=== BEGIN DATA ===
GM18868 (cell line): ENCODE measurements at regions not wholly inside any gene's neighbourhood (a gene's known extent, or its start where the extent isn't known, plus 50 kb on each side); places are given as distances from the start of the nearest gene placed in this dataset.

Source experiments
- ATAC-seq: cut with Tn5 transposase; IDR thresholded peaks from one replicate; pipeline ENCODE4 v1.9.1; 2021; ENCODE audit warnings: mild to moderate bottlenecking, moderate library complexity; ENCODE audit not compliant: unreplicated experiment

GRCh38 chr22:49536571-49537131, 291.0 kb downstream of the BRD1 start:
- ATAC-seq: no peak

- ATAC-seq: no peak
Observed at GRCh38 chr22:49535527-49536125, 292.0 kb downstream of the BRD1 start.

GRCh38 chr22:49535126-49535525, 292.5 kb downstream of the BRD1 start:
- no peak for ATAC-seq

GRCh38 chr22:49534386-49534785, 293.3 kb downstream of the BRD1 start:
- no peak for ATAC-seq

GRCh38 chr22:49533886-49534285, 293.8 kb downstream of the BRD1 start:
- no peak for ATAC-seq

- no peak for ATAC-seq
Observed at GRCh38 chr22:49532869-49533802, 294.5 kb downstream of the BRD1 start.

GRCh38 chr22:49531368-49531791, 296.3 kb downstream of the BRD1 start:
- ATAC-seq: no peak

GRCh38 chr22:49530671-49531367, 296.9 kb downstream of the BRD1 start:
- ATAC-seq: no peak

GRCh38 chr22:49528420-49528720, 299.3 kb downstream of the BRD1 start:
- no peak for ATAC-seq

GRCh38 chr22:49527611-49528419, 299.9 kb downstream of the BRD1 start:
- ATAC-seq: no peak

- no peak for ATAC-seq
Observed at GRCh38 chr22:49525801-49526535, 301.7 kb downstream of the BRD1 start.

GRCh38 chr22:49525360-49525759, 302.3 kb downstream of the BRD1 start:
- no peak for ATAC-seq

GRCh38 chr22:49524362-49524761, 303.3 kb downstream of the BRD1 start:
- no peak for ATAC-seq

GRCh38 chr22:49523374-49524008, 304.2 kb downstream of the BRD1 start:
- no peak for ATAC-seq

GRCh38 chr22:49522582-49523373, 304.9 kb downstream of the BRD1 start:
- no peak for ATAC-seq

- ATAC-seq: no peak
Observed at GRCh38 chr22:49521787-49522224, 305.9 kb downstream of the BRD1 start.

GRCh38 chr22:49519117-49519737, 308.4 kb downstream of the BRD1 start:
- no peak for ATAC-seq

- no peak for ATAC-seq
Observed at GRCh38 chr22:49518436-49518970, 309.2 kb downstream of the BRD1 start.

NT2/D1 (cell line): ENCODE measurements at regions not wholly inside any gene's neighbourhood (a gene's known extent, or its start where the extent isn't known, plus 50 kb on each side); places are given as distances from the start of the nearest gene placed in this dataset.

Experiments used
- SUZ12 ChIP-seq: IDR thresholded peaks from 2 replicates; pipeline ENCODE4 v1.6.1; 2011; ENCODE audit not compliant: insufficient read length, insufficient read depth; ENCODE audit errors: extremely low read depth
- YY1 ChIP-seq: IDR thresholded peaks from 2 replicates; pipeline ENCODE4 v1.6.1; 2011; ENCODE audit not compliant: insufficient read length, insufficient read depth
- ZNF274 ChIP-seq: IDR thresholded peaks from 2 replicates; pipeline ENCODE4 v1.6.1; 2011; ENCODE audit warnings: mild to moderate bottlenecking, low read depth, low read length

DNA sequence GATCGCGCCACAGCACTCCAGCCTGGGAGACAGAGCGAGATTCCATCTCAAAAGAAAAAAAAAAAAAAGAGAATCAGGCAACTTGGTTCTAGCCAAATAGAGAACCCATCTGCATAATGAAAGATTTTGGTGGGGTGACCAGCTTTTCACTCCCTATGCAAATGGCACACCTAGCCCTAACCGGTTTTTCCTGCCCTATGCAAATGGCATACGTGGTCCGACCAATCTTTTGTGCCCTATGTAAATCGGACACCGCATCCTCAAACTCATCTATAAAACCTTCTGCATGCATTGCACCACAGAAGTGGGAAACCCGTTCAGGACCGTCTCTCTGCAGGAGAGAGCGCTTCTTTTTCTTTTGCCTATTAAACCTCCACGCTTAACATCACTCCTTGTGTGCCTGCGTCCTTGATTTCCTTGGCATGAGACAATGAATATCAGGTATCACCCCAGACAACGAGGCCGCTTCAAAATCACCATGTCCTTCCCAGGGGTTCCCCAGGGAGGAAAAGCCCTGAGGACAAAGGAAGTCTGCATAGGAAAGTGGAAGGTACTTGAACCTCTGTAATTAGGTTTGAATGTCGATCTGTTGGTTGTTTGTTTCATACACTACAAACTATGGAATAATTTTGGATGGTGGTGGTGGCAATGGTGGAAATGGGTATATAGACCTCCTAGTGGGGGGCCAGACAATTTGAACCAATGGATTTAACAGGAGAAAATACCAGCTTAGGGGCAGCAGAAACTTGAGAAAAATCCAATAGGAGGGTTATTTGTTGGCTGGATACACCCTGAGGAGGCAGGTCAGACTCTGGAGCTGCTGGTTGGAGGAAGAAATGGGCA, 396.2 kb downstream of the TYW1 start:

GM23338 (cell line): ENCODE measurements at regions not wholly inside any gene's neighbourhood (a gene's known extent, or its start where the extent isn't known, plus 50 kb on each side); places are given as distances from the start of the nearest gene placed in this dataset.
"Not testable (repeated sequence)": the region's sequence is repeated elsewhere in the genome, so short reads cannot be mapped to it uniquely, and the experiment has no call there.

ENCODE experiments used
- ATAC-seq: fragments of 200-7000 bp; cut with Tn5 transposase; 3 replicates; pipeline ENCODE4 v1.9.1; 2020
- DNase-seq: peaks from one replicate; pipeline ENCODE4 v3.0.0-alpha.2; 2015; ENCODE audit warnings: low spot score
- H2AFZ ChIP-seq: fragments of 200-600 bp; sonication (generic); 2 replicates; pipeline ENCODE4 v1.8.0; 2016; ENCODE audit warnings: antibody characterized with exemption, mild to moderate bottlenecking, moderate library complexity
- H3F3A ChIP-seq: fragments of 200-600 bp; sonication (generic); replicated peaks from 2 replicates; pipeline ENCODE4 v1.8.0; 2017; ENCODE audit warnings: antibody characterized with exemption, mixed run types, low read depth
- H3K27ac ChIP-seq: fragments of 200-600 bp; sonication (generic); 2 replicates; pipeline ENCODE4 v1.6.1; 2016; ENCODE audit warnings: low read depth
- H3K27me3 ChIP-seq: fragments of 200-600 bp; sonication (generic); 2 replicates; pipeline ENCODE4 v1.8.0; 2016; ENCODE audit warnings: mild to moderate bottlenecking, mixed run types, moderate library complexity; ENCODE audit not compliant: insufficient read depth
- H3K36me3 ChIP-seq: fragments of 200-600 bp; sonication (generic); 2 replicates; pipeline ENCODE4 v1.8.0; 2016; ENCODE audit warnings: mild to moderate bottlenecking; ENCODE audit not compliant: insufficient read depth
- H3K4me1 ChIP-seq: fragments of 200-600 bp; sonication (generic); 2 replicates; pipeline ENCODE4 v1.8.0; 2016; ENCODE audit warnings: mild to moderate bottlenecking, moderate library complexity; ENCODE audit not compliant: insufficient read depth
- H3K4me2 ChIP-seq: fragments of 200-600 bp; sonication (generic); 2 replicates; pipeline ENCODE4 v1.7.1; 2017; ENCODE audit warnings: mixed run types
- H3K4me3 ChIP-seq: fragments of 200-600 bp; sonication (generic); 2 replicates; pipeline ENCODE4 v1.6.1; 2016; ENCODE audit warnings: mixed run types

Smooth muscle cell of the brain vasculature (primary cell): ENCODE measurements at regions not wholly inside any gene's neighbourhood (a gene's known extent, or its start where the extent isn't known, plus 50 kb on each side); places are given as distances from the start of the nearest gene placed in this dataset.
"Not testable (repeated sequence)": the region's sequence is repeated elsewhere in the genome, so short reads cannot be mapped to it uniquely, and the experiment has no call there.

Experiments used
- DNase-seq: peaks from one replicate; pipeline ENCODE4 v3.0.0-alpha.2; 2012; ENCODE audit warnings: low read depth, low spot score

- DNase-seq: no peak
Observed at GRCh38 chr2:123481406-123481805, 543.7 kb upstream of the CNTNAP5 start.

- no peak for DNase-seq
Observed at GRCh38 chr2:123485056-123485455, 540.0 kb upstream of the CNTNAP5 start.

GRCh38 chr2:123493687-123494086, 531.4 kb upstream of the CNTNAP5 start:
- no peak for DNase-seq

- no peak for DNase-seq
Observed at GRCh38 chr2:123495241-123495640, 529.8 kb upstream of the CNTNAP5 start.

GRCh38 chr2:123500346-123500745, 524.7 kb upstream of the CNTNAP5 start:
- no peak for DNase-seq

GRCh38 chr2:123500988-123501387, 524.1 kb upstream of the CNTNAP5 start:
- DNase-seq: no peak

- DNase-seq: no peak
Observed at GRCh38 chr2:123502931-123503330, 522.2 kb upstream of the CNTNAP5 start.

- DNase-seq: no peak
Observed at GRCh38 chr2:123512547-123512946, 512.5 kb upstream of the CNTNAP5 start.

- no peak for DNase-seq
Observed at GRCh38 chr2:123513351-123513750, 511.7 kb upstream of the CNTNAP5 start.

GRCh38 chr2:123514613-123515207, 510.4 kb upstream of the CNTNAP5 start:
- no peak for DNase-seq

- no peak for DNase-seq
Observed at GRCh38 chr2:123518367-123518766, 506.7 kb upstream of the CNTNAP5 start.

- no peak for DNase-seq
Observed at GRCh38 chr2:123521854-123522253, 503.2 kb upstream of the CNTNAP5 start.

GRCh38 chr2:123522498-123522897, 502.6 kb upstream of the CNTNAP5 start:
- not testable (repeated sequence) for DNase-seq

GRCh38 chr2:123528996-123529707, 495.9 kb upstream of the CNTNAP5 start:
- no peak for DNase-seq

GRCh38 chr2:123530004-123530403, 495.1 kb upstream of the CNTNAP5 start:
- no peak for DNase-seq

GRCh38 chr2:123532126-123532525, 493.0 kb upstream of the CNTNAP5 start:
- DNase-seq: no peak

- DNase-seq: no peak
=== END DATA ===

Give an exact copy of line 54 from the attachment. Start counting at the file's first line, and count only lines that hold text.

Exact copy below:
- H3K27me3 ChIP-seq: fragments of 200-600 bp; sonication (generic); 2 replicates; pipeline ENCODE4 v1.8.0; 2016; ENCODE audit warnings: mild to moderate bottlenecking, mixed run types, moderate library complexity; ENCODE audit not compliant: insufficient read depth